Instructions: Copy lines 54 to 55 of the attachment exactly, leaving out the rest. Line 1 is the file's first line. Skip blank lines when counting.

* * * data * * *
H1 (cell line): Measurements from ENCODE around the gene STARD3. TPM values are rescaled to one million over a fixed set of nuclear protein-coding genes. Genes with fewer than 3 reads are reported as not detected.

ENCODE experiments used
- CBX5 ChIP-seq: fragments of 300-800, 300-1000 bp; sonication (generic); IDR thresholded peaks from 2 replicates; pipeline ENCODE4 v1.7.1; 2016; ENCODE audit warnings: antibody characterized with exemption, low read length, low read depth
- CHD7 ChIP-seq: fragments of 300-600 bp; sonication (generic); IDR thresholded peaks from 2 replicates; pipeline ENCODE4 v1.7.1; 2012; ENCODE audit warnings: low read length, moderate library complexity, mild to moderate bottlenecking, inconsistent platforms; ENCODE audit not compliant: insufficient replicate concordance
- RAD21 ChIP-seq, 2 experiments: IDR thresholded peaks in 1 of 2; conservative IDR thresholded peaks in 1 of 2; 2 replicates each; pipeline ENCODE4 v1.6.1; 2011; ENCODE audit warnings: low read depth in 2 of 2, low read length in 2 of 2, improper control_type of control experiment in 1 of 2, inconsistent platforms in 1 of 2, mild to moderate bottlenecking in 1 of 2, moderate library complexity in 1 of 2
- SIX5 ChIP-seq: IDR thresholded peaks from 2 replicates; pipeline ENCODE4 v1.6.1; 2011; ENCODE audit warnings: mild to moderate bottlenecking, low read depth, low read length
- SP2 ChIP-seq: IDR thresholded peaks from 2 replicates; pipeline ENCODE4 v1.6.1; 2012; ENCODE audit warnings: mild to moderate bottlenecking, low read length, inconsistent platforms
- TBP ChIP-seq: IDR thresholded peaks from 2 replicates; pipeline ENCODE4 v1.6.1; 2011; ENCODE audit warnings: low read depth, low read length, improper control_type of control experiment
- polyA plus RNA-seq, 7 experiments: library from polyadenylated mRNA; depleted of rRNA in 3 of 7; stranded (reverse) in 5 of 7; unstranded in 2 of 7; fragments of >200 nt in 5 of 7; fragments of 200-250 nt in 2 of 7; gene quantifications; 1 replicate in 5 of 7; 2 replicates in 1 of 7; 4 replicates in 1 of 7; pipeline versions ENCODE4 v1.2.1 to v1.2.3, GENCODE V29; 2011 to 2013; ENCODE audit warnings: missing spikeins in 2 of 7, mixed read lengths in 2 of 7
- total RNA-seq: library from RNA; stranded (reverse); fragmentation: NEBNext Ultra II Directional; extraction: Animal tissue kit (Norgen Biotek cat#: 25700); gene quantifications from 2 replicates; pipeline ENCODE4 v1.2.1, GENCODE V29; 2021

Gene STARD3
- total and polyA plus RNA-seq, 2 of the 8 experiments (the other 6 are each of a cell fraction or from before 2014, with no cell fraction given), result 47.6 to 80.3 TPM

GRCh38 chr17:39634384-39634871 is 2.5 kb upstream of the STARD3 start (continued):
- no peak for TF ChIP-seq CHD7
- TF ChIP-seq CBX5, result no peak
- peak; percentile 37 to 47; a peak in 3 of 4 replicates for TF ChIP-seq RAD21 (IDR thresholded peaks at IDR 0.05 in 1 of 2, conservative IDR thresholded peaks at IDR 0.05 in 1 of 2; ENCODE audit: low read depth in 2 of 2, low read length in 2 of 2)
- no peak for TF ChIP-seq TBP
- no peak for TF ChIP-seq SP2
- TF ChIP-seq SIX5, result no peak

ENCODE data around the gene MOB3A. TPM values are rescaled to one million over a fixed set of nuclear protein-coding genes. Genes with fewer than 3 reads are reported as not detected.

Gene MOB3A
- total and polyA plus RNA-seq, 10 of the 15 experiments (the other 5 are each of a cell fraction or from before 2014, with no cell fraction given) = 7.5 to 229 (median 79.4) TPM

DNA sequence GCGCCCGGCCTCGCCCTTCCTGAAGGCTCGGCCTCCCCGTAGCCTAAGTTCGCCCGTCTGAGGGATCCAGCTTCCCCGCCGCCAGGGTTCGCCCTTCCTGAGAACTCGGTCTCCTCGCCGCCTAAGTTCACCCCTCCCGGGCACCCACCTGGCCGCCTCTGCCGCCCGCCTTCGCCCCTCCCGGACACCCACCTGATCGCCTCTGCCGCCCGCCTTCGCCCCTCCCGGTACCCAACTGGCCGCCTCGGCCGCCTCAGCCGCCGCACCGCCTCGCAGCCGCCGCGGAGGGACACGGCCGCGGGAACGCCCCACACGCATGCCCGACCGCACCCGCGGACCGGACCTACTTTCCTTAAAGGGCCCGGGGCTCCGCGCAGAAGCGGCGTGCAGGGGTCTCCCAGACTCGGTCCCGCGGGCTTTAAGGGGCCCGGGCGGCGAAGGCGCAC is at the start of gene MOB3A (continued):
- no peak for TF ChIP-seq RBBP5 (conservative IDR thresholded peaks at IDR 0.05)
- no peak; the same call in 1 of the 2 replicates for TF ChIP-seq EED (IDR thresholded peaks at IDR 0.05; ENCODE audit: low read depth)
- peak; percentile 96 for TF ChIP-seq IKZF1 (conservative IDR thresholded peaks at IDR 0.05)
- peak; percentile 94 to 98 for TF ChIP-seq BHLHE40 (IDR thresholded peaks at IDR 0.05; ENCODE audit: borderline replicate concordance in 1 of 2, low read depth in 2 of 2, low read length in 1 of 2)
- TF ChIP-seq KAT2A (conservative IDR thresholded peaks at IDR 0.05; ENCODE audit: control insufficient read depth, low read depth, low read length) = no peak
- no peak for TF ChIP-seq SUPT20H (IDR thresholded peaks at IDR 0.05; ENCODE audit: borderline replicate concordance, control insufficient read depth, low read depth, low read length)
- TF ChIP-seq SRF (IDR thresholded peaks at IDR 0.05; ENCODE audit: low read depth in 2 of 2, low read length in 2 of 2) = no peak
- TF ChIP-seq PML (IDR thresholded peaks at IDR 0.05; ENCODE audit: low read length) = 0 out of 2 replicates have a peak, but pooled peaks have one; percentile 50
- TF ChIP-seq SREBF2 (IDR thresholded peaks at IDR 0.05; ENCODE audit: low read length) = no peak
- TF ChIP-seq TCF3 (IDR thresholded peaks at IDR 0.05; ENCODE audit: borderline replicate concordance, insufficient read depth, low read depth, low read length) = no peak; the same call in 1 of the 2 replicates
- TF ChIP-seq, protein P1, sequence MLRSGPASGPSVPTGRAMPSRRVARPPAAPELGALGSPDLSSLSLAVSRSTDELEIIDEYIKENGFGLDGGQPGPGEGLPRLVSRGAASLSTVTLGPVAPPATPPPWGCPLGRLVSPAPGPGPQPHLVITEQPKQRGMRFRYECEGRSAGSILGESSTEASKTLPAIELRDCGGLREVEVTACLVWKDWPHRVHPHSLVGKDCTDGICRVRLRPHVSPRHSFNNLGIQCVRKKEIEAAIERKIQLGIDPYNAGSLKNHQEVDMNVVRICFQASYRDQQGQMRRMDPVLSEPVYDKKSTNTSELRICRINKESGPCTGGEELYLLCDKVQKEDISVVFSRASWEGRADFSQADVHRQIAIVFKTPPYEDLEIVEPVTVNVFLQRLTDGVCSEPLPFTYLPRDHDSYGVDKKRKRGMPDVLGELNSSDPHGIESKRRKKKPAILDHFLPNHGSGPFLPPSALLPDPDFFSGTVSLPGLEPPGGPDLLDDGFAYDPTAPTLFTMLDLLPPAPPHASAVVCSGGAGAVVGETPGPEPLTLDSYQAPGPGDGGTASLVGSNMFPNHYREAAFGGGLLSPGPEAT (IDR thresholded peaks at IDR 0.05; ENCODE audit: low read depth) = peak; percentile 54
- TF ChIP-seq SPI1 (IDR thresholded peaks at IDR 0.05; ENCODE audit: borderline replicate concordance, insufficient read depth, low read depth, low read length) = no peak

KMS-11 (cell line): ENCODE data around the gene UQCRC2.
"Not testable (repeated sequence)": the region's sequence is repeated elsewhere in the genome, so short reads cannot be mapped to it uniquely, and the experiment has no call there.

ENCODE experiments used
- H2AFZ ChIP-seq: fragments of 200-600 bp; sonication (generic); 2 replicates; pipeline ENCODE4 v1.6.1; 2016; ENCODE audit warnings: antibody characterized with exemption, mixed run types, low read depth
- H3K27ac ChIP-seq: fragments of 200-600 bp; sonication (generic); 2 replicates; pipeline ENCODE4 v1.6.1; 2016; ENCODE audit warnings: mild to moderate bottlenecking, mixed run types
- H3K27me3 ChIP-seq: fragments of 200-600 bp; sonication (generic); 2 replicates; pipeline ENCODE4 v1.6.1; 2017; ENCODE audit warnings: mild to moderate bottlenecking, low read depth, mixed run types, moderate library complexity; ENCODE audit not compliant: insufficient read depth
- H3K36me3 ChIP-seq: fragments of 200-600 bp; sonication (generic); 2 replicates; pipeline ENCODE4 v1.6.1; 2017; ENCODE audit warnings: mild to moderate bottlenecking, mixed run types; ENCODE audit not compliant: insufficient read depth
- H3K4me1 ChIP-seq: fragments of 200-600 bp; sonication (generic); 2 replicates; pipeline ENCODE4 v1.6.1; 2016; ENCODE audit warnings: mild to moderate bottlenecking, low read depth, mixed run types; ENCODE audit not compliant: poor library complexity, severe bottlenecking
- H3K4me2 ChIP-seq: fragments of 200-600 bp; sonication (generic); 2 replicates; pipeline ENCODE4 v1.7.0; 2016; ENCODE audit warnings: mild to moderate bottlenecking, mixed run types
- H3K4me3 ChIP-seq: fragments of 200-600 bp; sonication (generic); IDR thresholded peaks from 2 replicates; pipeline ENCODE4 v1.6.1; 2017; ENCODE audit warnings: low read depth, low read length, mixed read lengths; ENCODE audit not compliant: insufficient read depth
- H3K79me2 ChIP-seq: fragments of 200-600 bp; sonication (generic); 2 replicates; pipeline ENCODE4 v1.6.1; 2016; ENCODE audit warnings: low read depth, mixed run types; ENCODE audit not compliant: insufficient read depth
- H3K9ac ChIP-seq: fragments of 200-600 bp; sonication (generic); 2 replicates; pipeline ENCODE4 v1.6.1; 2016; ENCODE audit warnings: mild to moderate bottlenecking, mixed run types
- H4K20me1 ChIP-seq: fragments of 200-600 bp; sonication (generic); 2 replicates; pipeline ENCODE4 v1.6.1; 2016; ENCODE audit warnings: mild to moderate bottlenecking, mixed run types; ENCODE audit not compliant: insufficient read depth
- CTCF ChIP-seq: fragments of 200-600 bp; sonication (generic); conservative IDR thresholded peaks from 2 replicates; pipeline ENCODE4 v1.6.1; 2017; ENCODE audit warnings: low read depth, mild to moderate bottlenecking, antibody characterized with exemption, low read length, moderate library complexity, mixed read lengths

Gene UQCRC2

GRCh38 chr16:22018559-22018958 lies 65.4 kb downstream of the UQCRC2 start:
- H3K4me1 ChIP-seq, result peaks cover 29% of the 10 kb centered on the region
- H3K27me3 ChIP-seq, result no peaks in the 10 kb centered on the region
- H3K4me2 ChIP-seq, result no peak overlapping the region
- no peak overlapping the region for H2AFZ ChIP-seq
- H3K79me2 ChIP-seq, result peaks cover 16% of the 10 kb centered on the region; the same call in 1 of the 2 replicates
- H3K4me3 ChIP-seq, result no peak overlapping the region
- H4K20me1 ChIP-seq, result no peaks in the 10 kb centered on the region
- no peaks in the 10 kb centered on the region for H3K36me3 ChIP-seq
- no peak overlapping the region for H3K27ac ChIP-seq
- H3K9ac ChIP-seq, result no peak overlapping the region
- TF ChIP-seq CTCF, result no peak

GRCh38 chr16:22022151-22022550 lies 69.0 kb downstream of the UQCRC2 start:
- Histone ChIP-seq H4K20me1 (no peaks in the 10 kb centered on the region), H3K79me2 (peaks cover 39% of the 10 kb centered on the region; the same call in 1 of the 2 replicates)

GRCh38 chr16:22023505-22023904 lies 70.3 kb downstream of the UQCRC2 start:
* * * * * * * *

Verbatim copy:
- H3K4me2 ChIP-seq, result no peak overlapping the region
- no peak overlapping the region for H2AFZ ChIP-seq